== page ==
On Saturday, Nancy Mace became the first woman to graduate from The Citadel, a formerly all-male military college.
The Citadel reluctantly accepted Shannon Faulker as its first female student in 1995 after Faulker won a 3-year legal battle against the school. Faulker's lawyers argued that the school was legally obligated to admit women because it was financed by the state of South Carolina. The Supreme Court agreed, saying that the school must either begin admitting women or give up its public funds.
Although Faulker dropped out soon after entering the school in 1995, her efforts made it possible for other women to enroll in The Citadel and another formerly all-male bastion, the Virginia Military Institute. The Citadel's first-year class of 1,800 now includes 42 female cadets, and many more are expected to enroll next fall.
Although progress has been made, female cadets at The Citadel still face great animosity. Mace's colleagues hissed at her earlier this year during a ceremony in which cadets received their class rings. While the audience did applaud when Mace stepped forward to claim her degree on Saturday, the class gave a standing ovation to the cadet who followed her.
10/31/2014 Federal Judge Exempts Another Catholic University from Birth Control Coverage - A federal judge ruled Tuesday that Ave Maria University, a Catholic university in Florida, does not have to comply with federal rules meant to ensure that covered employees can exercise their right to obtain birth control at no cost.
The Affordable Care Act requires all new health insurance plans to cover all FDA-approved contraceptives - such as the pill, emergency contraceptives, and IUDs - without charging co-pays, deductibles or co-insurance. . . .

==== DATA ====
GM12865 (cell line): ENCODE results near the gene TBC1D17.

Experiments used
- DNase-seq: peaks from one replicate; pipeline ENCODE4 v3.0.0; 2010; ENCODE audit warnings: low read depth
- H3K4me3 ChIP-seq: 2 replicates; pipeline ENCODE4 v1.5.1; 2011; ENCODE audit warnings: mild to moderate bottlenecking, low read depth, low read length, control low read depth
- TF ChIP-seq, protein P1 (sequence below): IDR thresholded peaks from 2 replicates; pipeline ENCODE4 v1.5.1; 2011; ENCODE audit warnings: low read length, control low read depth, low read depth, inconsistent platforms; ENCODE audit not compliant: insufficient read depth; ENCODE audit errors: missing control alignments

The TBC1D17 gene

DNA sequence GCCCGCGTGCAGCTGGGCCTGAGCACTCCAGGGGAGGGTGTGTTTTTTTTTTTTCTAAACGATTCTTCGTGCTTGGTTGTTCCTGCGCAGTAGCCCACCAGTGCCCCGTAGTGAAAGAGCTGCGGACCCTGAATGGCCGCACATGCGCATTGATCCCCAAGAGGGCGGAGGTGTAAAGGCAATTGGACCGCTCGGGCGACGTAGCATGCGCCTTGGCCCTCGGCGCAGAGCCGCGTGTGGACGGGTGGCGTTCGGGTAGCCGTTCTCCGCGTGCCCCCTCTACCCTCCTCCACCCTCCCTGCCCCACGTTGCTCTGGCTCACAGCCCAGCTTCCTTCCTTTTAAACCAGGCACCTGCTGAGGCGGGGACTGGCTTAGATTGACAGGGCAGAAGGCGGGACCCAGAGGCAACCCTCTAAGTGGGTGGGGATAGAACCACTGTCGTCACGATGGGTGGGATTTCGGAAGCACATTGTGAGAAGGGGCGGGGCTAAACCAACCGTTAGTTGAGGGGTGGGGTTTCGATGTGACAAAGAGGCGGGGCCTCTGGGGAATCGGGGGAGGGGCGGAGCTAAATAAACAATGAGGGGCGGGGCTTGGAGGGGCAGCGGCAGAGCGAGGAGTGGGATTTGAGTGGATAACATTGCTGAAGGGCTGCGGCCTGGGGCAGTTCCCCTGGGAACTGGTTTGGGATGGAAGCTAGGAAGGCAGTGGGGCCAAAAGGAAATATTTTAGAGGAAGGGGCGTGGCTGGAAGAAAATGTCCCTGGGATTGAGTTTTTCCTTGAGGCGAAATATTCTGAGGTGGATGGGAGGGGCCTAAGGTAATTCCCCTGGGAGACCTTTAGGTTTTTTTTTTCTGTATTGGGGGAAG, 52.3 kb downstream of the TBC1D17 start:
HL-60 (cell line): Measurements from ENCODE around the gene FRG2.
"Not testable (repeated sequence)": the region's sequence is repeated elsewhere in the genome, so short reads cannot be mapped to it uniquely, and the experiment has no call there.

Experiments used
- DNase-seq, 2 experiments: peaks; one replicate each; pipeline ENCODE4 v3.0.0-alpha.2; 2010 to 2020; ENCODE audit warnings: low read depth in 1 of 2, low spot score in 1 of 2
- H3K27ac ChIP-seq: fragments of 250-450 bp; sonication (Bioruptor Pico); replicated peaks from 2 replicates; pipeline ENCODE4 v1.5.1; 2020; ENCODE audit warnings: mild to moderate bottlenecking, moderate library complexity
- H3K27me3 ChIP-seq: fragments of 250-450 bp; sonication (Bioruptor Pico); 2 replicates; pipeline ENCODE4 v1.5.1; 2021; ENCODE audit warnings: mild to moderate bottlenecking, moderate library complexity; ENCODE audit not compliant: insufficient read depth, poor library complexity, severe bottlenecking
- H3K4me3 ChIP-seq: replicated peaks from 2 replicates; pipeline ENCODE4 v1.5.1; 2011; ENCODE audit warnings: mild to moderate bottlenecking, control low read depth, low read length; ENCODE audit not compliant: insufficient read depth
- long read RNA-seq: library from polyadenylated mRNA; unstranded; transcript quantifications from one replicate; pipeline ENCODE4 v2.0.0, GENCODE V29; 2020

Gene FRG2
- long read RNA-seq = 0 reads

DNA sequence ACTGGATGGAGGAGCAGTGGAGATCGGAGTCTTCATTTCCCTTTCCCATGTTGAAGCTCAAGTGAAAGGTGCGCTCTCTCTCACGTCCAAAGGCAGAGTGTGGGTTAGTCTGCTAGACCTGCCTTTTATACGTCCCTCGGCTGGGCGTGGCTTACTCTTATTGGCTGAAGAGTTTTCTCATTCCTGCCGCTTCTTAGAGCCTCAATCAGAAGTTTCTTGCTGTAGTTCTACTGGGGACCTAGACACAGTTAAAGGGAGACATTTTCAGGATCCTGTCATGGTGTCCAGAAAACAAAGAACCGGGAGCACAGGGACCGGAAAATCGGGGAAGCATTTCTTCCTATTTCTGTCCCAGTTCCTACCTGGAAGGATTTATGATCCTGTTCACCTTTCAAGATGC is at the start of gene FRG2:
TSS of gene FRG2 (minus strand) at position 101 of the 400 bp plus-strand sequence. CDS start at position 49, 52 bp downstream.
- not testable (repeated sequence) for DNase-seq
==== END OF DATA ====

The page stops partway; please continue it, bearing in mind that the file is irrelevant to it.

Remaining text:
10/31/2014 Women of Color in Tennessee Are United in Opposition to Amendment 1 - Just days before the general election in Tennessee, a coalition of community leaders, clergy, and advocates led a press conference encouraging women of color to vote no on Amendment 1, a dangerous and far-reaching measure on the state's ballot.
SisterReach, a grassroots organization focused on "empowering, organizing, and mobilizing women and girls in the community around their reproductive and sexual health to make informed decisions about themselves," organized the press conference "to call attention to the unique concerns Black and poor communities throughout Shelby County and across the state of Tennessee face on a daily basis" and to emphasize how the upcoming election "could further limit [black women's] reproductive, economic, political, and social autonomy."
"We assemble today to impress upon black women and women of color, many of whom are heads of households, to get out and vote," said SisterReacher Founder and CEO Cherisse Scott at the event.
SisterReach has been educating voters about the particularly dangerous impact of Amendment 1 on women of color. . . .
10/30/2014 Medication Abortion Access Threatened by Oklahoma Court Ruling - An Oklahoma state district court judge has refused to block a state law restricting medication abortion, clearing the way for the law to go into affect on November 1.
The Oklahoma Coalition for Reproductive Justice, together with a local abortion clinic in Tulsa, challenged HB 2684 in September, arguing that the law was an unconstitutional restriction on non-surgical abortion in the earliest weeks of pregnancy. . . .